Settler Society in the English Leeward Islands, 1670–1776 is the first study of the history of the federated colony of the Leeward Islands - Antigua, Montserrat, Nevis, and St Kitts - that covers all four islands in the period from their independence from Barbados in 1670 up to the outbreak of the American Revolution, which reshaped the Caribbean. Natalie A. Zacek emphasizes the extent to which the planters of these islands attempted to establish recognizably English societies in tropical islands based on plantation agriculture and African slavery. By examining conflicts relating to ethnicity and religion, controversies regarding sex and social order, and a series of virulent battles over the limits of local and imperial authority, this book depicts these West Indian colonists as skilled improvisers who adapted to an unfamiliar environment, and as individuals as committed as other American colonists to the norms and values of English society, politics, and culture.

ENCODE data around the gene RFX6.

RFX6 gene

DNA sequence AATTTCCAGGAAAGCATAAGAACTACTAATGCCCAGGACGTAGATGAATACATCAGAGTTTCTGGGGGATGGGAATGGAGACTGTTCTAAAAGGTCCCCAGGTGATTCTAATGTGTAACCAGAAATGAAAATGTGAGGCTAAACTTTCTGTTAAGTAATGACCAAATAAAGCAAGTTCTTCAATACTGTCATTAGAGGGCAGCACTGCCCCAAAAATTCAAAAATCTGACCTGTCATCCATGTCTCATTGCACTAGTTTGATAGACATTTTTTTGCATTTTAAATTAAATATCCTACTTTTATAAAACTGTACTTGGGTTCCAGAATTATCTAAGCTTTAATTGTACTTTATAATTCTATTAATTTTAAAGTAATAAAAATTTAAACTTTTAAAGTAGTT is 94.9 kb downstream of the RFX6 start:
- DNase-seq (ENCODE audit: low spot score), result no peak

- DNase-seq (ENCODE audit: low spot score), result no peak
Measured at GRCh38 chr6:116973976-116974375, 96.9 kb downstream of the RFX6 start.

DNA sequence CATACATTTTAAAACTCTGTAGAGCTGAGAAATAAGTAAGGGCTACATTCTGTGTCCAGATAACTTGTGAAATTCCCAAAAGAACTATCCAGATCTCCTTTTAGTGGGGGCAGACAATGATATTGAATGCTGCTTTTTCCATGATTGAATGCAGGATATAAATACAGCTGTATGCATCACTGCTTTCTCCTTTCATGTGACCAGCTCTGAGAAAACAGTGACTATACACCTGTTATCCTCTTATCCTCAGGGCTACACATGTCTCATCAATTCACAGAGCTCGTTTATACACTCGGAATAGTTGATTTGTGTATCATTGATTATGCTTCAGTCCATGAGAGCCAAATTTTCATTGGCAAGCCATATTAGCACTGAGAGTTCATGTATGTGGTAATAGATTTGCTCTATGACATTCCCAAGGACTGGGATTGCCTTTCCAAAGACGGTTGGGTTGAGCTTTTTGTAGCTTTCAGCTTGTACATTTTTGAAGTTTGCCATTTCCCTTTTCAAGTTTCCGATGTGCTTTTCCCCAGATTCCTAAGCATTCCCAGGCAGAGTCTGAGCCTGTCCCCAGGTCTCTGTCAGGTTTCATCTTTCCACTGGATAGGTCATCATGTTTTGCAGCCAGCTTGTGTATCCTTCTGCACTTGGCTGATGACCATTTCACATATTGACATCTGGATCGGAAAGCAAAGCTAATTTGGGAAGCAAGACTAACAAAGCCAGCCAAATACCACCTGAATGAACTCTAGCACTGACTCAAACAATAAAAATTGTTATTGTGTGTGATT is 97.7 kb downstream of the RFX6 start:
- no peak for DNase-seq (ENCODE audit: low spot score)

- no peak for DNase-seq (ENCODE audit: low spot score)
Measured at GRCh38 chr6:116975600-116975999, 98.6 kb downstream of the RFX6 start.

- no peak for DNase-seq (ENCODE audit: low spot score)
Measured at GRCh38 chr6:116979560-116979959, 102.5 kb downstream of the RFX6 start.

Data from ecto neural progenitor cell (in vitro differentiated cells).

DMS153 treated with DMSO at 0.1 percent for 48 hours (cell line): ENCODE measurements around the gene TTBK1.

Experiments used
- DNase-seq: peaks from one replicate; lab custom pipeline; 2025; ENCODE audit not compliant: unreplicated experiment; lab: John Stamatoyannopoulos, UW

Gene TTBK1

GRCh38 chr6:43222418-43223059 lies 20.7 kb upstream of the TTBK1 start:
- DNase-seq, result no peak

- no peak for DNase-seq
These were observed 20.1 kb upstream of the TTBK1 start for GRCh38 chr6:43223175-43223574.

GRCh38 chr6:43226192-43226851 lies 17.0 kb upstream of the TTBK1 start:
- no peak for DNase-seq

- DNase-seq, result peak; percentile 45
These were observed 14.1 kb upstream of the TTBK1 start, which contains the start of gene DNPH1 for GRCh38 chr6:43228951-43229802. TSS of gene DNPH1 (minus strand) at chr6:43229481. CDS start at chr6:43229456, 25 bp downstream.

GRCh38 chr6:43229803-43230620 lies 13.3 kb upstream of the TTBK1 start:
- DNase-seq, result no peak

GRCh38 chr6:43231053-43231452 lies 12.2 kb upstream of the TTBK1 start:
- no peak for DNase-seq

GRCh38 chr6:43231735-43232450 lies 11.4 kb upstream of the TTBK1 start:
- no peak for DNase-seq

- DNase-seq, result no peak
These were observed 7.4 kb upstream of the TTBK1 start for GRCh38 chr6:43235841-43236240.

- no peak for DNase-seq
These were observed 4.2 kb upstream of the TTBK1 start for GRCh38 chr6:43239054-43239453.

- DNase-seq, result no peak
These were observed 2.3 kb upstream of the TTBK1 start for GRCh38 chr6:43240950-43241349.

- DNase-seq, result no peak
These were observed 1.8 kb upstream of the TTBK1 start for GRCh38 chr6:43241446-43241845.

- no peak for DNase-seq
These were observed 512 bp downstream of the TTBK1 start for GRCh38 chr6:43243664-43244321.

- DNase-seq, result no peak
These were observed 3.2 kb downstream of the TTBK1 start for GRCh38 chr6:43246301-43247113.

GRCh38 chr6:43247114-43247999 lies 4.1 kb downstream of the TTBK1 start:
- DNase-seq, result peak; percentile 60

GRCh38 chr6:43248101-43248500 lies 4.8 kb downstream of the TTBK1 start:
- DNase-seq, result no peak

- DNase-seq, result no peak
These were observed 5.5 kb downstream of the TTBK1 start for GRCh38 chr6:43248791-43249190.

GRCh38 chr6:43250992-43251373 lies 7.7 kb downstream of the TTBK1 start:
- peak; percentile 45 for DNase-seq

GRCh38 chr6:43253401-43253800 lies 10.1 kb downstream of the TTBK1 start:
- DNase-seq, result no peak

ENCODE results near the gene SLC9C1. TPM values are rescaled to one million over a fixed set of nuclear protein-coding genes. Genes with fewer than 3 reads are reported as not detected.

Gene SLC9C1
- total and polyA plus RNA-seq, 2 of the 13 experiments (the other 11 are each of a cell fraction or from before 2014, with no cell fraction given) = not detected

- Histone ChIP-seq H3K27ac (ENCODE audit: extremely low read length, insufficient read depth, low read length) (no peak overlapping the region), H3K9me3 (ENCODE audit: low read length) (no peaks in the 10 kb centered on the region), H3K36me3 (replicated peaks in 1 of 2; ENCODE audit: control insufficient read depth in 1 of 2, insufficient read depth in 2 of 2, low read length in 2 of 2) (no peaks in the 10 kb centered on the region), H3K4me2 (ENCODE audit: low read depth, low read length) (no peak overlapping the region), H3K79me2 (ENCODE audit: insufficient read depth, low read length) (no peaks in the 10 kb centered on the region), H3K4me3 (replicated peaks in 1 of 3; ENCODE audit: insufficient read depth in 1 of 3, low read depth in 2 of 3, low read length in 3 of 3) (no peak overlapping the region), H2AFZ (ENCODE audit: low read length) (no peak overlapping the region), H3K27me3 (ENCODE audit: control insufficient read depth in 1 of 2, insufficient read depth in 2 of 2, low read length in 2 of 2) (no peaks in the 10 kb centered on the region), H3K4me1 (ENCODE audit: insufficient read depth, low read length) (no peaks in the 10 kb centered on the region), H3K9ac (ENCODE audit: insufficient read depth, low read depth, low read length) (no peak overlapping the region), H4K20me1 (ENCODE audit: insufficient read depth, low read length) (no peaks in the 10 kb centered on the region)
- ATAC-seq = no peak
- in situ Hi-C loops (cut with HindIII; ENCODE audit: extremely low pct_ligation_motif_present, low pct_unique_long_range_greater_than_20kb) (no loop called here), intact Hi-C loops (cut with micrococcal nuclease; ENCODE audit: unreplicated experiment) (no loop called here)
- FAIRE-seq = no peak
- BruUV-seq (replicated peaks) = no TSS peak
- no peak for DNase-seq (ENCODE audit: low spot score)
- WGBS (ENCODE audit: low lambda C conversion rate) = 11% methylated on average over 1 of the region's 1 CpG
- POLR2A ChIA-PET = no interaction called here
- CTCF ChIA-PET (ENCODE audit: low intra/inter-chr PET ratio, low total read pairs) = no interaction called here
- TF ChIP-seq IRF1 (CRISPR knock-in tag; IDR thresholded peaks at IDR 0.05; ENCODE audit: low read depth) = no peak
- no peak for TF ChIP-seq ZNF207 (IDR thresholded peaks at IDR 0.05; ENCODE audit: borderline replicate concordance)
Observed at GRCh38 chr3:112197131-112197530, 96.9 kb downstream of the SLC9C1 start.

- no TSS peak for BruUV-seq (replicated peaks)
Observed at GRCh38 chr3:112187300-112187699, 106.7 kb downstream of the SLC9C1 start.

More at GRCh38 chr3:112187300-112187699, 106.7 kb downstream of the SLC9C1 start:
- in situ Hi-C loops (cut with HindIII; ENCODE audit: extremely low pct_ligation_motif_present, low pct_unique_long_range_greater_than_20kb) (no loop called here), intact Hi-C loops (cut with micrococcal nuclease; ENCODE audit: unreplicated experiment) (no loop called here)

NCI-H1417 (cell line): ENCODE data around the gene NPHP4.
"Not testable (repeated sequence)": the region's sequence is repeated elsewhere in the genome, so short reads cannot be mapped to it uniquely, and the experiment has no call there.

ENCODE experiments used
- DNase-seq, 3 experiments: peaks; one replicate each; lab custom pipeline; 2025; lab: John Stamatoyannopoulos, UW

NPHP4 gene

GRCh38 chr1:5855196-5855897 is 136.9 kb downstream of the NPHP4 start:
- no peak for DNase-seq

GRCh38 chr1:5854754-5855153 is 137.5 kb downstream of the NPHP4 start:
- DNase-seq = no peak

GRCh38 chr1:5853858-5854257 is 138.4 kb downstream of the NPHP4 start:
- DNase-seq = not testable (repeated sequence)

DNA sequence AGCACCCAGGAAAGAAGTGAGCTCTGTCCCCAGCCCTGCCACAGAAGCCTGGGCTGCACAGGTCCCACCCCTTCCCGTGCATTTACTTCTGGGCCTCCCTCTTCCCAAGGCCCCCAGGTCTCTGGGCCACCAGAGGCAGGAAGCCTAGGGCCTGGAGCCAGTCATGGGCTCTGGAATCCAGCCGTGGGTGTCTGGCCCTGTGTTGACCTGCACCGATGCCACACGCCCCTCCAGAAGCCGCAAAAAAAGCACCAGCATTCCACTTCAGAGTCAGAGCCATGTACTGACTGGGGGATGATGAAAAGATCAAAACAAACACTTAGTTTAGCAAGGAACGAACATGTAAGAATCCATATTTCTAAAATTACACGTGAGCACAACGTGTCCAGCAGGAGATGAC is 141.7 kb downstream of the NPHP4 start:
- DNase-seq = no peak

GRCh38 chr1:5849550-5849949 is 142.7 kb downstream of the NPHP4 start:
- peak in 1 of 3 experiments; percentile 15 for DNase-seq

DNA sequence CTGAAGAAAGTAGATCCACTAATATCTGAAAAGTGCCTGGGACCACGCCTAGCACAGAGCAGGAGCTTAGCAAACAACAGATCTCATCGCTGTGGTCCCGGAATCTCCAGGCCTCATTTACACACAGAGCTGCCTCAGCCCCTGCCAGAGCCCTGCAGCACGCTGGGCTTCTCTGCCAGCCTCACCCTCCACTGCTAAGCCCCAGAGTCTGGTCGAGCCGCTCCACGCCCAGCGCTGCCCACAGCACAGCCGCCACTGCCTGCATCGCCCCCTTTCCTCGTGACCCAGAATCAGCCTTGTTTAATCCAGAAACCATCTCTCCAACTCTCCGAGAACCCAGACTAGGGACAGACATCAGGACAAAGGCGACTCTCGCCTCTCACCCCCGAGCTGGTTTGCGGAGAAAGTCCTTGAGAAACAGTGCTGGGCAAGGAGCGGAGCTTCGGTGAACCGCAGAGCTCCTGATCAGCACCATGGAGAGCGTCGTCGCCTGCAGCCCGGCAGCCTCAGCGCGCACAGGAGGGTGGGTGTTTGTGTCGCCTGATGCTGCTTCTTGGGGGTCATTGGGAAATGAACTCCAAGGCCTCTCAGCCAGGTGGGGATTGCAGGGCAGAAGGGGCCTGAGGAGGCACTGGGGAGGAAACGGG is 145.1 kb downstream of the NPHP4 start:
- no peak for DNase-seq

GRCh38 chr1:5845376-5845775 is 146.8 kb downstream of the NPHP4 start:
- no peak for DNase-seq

|Place of Publication||Cambridge and New York|
|Publisher||Cambridge University Press|
|Number of pages||304|
|Publication status||Published - 30 Sep 2010|